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denials. this is really a moment, an inspection point in american diplomacy and in this mueller investigation, joe as you're pointing out, mike mcfaul. there's no way that american intelligence -- >> would have declassified all this stuff. >> and declassified all this in such detail if they did not believe it was important to say so on the world stage and to tell the russians we know what you did. vladimir putin, we know that you were in charge. and we know how you did it and we're on to your game. >> no, i agree. joe, what you said about vladimir putin. let's call it like it is. he is a liar about this. he's lied many times. what they put out on friday. remember, i worked in the government for five years at the national security council in moscow, this level of detail is really hard to get declassified. we used to have these arguments
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all the time for declassifying things for national intelligence community. this suggests it's serious and they wanted to send a message. b, let's applaud our intelligence community. think about the level of detail that they have. and i think it's just the tip of the iceberg of what they know. >> i think so, too. and there is that debate. we're going to continue having it. i was actually listening on friday to law fair's emergency podcast had brilliant insight and talked about actually the debate that had to be going on at ft. meade on whether they released the meticulous detail to show their hands, we know exactly after it happened what the russians did and how they did it. and some in the intel community had to come to the conclusion that because we have the present that we do have, because we have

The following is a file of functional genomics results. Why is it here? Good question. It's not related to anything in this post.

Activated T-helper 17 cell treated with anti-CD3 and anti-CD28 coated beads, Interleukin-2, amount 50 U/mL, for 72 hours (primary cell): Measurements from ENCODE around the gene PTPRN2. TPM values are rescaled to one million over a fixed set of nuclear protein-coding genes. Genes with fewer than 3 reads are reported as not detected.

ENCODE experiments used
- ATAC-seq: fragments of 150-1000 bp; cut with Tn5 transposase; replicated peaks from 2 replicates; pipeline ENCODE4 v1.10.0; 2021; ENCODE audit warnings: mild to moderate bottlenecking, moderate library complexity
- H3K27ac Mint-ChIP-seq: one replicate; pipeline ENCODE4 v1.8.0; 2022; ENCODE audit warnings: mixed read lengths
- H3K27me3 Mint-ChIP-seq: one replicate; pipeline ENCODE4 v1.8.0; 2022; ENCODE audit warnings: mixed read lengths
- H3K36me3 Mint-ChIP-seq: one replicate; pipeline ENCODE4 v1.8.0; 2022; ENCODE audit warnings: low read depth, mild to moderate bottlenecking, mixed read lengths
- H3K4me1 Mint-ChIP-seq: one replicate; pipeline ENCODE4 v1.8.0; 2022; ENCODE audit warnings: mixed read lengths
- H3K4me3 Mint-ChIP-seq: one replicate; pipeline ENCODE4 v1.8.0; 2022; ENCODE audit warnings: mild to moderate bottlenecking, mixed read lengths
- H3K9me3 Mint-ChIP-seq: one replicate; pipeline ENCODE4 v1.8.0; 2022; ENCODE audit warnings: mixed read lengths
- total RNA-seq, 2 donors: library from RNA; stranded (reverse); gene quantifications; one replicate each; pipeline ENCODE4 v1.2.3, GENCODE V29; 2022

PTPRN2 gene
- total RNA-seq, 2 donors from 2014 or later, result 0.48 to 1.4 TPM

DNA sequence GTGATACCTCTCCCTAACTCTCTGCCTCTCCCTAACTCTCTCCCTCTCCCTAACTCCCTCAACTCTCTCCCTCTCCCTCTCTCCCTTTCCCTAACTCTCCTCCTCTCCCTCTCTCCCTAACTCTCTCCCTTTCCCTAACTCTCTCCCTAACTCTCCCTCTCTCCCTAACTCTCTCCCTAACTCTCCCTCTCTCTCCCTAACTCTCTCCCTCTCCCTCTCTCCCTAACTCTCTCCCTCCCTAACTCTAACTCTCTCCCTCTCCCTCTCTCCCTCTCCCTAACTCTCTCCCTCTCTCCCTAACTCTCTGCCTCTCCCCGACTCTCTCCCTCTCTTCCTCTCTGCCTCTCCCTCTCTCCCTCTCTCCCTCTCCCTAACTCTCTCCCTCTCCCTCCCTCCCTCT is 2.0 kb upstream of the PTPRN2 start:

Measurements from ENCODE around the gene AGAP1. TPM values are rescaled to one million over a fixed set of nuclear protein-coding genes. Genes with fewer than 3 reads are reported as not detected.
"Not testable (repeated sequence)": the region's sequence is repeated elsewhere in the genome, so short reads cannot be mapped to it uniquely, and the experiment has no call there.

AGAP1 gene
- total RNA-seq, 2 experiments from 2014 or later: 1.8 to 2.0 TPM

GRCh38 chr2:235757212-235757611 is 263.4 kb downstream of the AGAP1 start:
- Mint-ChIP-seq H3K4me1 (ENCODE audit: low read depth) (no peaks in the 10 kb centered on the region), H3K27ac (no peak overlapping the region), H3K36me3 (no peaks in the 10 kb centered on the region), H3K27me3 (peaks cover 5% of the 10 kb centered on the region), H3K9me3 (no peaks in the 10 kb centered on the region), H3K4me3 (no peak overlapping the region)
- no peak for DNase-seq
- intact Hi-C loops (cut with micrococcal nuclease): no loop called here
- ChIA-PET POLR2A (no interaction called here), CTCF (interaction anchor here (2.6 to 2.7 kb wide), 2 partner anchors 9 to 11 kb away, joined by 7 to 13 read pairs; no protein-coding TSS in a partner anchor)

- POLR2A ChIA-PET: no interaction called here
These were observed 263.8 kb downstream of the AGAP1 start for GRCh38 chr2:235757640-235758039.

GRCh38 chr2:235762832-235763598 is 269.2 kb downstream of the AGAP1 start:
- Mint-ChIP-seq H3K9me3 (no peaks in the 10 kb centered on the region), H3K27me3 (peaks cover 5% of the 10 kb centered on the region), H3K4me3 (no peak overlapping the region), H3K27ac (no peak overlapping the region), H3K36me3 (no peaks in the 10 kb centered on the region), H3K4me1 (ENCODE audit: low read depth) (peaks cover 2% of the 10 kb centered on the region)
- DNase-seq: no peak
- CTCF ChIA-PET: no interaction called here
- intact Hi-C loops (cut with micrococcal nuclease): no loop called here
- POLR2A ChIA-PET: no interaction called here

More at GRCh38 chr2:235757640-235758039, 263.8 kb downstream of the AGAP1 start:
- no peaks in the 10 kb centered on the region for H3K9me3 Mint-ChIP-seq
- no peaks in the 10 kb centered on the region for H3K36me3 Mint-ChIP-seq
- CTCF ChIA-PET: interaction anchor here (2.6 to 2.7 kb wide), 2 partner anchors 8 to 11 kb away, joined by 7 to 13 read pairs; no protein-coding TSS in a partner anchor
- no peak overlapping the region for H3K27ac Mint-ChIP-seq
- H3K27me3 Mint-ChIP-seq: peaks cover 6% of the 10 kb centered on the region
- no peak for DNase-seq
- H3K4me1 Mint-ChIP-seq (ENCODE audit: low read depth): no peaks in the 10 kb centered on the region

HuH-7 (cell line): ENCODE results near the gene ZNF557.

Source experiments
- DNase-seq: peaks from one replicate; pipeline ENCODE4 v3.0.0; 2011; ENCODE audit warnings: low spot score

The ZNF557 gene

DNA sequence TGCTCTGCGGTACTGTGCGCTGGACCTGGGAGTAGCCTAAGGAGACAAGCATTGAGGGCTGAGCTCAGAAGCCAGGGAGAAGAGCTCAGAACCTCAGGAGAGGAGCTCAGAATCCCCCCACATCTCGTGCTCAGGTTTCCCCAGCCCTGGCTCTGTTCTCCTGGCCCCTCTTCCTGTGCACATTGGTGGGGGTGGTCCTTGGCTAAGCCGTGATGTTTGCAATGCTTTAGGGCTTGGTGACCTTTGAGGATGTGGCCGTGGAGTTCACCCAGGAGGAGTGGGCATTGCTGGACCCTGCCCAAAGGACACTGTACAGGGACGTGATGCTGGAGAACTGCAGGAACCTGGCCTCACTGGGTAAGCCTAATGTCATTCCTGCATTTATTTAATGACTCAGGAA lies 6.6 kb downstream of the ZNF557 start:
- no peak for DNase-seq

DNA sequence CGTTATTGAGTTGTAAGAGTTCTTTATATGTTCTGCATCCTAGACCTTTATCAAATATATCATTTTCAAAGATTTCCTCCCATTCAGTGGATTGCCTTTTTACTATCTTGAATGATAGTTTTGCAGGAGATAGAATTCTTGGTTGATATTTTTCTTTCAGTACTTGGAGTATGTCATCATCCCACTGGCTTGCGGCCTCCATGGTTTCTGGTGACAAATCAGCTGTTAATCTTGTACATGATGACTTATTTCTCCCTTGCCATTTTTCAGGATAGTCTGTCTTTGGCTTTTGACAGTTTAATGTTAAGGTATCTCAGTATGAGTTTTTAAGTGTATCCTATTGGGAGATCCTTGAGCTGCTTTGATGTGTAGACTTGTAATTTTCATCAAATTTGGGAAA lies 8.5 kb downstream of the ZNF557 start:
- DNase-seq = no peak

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somebody who has been covering for vladimir putin, they had no choice but to get the information out because it might be the only way that the russians and the world would find out just how much detail, how much forensic evidence the united states of america has on the russians and what they did not only in 2016 but as the director of our intelligence community says what they're planning to do in 2018 and beyond. so, now i guess would be as good as any time as any to welcome you to "morning joe." with us, we have nsnbc contributor mike barnacle. president of the council on foreign relations, richard haass. former aide to the george w. bush white house and state departments elise jordan. former fbi special agent clint watts and associate editor for the washington post david